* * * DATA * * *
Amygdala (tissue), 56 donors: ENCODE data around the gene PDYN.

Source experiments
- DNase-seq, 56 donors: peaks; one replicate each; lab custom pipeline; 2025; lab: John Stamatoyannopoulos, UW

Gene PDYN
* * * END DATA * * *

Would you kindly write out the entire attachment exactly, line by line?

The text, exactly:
Amygdala (tissue), 56 donors: ENCODE data around the gene PDYN.

Source experiments
- DNase-seq, 56 donors: peaks; one replicate each; lab custom pipeline; 2025; lab: John Stamatoyannopoulos, UW

Gene PDYN